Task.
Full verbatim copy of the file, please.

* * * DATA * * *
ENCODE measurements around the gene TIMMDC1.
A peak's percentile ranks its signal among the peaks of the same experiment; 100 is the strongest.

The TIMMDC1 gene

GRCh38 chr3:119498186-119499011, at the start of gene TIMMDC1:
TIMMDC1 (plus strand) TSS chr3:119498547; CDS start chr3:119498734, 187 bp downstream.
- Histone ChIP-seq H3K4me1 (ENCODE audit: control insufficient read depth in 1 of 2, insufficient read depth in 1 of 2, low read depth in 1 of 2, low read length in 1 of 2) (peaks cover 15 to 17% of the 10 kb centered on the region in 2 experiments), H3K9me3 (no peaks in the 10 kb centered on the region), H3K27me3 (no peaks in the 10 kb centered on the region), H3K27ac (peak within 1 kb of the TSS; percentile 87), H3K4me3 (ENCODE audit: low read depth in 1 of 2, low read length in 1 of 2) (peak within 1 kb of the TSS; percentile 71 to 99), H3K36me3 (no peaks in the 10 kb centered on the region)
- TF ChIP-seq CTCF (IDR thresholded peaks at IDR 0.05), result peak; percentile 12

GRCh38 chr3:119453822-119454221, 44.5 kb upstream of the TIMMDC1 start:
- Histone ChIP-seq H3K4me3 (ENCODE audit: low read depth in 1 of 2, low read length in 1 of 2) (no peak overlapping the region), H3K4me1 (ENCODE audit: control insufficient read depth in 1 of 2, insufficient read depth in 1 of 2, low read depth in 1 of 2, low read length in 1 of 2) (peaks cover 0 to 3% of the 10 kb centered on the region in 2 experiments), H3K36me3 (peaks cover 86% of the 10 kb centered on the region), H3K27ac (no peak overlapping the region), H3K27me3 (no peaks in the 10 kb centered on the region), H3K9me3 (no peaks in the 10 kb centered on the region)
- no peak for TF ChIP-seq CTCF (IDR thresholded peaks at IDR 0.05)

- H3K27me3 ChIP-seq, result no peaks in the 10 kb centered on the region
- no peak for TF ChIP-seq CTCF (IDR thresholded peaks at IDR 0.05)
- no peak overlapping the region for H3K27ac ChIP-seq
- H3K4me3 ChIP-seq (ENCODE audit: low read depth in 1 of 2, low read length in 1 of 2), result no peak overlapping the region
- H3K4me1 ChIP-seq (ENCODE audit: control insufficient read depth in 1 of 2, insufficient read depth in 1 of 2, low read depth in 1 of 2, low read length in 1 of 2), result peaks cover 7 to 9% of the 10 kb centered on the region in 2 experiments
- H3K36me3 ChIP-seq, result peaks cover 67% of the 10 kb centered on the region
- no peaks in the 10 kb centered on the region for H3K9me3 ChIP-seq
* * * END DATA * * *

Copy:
ENCODE measurements around the gene TIMMDC1.
A peak's percentile ranks its signal among the peaks of the same experiment; 100 is the strongest.

The TIMMDC1 gene

GRCh38 chr3:119498186-119499011, at the start of gene TIMMDC1:
TIMMDC1 (plus strand) TSS chr3:119498547; CDS start chr3:119498734, 187 bp downstream.
- Histone ChIP-seq H3K4me1 (ENCODE audit: control insufficient read depth in 1 of 2, insufficient read depth in 1 of 2, low read depth in 1 of 2, low read length in 1 of 2) (peaks cover 15 to 17% of the 10 kb centered on the region in 2 experiments), H3K9me3 (no peaks in the 10 kb centered on the region), H3K27me3 (no peaks in the 10 kb centered on the region), H3K27ac (peak within 1 kb of the TSS; percentile 87), H3K4me3 (ENCODE audit: low read depth in 1 of 2, low read length in 1 of 2) (peak within 1 kb of the TSS; percentile 71 to 99), H3K36me3 (no peaks in the 10 kb centered on the region)
- TF ChIP-seq CTCF (IDR thresholded peaks at IDR 0.05), result peak; percentile 12

GRCh38 chr3:119453822-119454221, 44.5 kb upstream of the TIMMDC1 start:
- Histone ChIP-seq H3K4me3 (ENCODE audit: low read depth in 1 of 2, low read length in 1 of 2) (no peak overlapping the region), H3K4me1 (ENCODE audit: control insufficient read depth in 1 of 2, insufficient read depth in 1 of 2, low read depth in 1 of 2, low read length in 1 of 2) (peaks cover 0 to 3% of the 10 kb centered on the region in 2 experiments), H3K36me3 (peaks cover 86% of the 10 kb centered on the region), H3K27ac (no peak overlapping the region), H3K27me3 (no peaks in the 10 kb centered on the region), H3K9me3 (no peaks in the 10 kb centered on the region)
- no peak for TF ChIP-seq CTCF (IDR thresholded peaks at IDR 0.05)

- H3K27me3 ChIP-seq, result no peaks in the 10 kb centered on the region
- no peak for TF ChIP-seq CTCF (IDR thresholded peaks at IDR 0.05)
- no peak overlapping the region for H3K27ac ChIP-seq
- H3K4me3 ChIP-seq (ENCODE audit: low read depth in 1 of 2, low read length in 1 of 2), result no peak overlapping the region
- H3K4me1 ChIP-seq (ENCODE audit: control insufficient read depth in 1 of 2, insufficient read depth in 1 of 2, low read depth in 1 of 2, low read length in 1 of 2), result peaks cover 7 to 9% of the 10 kb centered on the region in 2 experiments
- H3K36me3 ChIP-seq, result peaks cover 67% of the 10 kb centered on the region
- no peaks in the 10 kb centered on the region for H3K9me3 ChIP-seq